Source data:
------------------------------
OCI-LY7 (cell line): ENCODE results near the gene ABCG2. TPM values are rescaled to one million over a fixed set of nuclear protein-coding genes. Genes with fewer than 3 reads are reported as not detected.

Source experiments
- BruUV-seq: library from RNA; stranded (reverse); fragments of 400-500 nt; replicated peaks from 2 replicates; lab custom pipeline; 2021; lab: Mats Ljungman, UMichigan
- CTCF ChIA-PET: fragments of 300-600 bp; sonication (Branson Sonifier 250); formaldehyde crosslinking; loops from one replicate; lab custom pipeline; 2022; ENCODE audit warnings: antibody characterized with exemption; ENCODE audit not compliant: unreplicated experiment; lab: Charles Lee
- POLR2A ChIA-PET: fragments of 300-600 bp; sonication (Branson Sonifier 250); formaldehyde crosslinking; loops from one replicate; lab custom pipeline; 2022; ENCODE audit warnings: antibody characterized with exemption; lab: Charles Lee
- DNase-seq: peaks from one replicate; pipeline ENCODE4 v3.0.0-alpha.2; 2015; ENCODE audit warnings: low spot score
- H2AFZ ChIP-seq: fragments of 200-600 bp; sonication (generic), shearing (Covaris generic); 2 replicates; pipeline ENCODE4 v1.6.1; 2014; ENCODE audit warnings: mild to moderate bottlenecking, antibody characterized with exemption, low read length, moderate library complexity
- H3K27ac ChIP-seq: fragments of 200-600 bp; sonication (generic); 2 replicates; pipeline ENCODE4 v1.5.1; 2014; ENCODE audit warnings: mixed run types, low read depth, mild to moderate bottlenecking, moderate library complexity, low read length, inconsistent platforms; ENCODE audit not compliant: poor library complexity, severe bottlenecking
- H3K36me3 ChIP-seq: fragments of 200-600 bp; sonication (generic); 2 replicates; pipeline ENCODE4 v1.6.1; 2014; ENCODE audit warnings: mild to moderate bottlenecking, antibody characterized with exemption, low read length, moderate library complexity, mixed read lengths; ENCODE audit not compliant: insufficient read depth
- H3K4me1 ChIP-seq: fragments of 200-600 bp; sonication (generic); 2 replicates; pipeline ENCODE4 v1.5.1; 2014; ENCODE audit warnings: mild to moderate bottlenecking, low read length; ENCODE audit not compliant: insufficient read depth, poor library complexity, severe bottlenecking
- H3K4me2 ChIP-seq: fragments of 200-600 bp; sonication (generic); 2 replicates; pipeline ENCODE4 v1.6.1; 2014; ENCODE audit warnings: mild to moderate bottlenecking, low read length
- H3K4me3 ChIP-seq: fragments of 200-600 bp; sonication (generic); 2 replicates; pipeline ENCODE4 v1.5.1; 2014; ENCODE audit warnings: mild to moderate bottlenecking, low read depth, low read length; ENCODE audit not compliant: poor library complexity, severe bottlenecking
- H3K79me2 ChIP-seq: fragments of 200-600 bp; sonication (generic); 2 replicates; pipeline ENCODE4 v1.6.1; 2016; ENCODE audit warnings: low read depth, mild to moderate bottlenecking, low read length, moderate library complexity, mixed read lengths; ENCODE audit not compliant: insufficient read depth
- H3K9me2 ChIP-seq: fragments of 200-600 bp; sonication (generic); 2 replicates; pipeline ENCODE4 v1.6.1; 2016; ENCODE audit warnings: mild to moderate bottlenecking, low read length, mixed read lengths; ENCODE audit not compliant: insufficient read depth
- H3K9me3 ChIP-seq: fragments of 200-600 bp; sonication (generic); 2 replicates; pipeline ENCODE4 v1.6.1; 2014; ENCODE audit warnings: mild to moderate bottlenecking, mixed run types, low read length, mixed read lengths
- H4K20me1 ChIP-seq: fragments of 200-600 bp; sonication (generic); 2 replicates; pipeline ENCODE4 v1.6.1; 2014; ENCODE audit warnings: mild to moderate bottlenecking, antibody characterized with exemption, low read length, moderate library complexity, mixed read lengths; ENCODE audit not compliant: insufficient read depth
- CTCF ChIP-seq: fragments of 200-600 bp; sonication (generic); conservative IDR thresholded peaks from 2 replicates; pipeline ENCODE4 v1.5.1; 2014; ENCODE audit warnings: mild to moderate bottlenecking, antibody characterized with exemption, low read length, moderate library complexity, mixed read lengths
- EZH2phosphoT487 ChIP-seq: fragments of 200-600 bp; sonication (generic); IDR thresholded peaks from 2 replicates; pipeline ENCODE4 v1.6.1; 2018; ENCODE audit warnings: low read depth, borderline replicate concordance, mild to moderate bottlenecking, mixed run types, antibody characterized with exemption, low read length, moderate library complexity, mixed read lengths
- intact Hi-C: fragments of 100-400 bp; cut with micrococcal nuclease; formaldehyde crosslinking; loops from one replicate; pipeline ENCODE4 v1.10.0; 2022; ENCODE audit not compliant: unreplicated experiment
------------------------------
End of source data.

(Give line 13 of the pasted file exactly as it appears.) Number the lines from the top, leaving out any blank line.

- H3K79me2 ChIP-seq: fragments of 200-600 bp; sonication (generic); 2 replicates; pipeline ENCODE4 v1.6.1; 2016; ENCODE audit warnings: low read depth, mild to moderate bottlenecking, low read length, moderate library complexity, mixed read lengths; ENCODE audit not compliant: insufficient read depth